Heather also enjoys a bath whenever we have one available to us like a hotel, friends house or even on the cruise. Yes, we had a bathtub in our stateroom on the cruise! How awesome is that?!?!?

Book Club

It sounds like a strange thing to miss, but Heather really enjoyed her monthly book club with friends. It not only made her read books she might not have otherwise picked up, but it was so much fun. Sharing a meal (potluck style) and chatting always made for a fun evening and there is definitely a void there.

She still hasn’t found something to fill that void, but again it’s a want not a need.

Coupons and rewards programs

When living stationary, we enjoyed coupons from the local grocery stores and even frequent buyers programs, if, for example, we went to the same coffee shop. We find our grocery bills are a little higher on the road without those coupons and little extras from retail stores.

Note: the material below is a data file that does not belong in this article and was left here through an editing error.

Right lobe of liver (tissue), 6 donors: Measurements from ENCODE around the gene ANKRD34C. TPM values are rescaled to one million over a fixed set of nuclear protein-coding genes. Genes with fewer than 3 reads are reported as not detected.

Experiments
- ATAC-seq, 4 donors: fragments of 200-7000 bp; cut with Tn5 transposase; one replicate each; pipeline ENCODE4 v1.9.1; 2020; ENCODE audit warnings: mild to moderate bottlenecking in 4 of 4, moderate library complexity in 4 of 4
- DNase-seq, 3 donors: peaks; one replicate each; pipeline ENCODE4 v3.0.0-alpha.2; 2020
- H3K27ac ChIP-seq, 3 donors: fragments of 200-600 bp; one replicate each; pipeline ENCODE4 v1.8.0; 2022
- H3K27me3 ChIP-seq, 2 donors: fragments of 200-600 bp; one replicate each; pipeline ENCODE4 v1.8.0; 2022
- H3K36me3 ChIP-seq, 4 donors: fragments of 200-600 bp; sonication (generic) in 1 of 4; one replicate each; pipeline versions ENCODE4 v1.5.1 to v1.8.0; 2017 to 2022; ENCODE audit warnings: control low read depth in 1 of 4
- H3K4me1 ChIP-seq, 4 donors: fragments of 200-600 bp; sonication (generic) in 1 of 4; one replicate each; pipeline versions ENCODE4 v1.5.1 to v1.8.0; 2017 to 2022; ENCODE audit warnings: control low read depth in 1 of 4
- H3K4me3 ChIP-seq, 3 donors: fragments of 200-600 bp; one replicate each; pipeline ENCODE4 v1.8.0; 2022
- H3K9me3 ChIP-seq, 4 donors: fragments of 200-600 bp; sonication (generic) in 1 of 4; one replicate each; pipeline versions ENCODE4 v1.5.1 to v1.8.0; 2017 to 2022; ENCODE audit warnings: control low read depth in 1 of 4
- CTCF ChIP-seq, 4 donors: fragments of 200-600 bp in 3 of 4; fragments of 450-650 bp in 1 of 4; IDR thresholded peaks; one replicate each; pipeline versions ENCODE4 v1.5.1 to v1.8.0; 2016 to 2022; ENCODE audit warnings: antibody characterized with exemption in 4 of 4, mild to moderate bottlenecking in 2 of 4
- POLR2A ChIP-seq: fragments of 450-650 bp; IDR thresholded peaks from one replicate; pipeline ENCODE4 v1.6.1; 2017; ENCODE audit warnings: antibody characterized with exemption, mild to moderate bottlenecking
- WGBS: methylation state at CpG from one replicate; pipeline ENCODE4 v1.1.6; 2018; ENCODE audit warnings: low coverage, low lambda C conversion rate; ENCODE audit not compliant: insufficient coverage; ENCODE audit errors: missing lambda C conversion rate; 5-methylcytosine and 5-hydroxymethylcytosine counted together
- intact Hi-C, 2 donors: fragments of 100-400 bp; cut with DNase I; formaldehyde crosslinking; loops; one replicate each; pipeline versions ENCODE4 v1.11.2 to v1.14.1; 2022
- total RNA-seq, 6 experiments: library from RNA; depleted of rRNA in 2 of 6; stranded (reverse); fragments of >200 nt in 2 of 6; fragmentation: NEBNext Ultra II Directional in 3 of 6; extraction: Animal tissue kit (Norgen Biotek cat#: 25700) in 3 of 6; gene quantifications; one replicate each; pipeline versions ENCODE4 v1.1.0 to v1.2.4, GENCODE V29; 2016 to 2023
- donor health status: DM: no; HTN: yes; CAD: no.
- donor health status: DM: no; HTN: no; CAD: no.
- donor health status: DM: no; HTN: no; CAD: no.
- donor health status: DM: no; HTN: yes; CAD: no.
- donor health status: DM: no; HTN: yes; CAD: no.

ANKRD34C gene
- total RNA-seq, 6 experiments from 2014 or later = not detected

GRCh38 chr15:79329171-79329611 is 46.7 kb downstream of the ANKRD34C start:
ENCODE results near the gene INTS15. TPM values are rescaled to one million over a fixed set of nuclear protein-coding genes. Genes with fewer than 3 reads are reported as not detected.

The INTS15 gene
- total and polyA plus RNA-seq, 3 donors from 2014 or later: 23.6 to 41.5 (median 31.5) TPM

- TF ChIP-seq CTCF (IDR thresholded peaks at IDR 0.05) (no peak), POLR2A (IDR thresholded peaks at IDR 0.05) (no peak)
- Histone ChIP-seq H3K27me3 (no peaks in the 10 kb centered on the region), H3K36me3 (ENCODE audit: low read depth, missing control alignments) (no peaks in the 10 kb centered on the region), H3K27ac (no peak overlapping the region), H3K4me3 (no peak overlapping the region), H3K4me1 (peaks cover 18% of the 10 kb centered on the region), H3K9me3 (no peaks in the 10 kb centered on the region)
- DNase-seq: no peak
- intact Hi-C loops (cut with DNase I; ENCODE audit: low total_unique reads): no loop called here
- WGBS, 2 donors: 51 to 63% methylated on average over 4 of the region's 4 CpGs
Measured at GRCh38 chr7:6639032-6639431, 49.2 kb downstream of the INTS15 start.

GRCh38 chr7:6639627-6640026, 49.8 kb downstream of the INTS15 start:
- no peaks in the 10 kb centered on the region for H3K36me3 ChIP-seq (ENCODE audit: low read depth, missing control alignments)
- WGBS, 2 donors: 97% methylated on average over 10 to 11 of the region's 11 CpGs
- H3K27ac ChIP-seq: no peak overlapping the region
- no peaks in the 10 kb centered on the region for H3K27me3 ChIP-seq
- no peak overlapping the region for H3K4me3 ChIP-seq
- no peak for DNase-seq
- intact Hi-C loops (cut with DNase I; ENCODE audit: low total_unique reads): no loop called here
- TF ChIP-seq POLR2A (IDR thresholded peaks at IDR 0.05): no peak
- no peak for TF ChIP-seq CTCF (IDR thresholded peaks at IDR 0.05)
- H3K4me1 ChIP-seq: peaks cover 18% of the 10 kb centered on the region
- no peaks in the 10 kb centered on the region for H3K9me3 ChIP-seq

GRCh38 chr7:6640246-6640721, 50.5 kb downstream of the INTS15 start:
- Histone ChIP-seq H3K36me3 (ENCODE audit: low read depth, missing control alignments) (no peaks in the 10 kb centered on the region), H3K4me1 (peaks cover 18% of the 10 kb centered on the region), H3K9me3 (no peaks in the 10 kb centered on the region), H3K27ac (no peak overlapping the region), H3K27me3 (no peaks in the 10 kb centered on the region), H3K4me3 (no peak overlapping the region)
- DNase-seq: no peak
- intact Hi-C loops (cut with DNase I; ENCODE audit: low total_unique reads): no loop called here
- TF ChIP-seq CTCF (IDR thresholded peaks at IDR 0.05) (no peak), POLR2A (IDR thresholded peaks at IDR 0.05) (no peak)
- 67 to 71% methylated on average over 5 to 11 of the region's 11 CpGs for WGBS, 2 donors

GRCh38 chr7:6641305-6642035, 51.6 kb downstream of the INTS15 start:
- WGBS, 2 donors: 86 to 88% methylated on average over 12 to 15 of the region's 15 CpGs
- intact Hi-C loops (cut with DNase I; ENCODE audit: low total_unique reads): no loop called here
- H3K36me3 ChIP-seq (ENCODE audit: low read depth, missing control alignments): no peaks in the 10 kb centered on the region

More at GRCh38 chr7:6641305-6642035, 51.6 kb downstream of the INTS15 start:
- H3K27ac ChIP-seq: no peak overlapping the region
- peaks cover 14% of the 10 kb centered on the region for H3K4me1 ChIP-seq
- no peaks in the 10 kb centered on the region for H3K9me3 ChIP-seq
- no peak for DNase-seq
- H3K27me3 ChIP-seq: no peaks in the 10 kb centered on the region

We also earned a gas discount by shopping at the local grocery store and filling up at their gas stations. We got around this by joining a national gas rewards program and using our camping memberships to get some discounts as we travel.

It’s certainly not a deal breaker for us, but it is a new normal and adjustment.

Our Vet

This might seem like a simple thing to miss, but it’s not easy finding a good vet who knows our dogs. One of our dogs has a lifetime illness that’s not widely known about outside the southwest US and it’s not always easy to get him care outside of our old vet. He requires annual blood work and daily meds due to the illness. As he starts to age, the medicine is also taking its toll on him.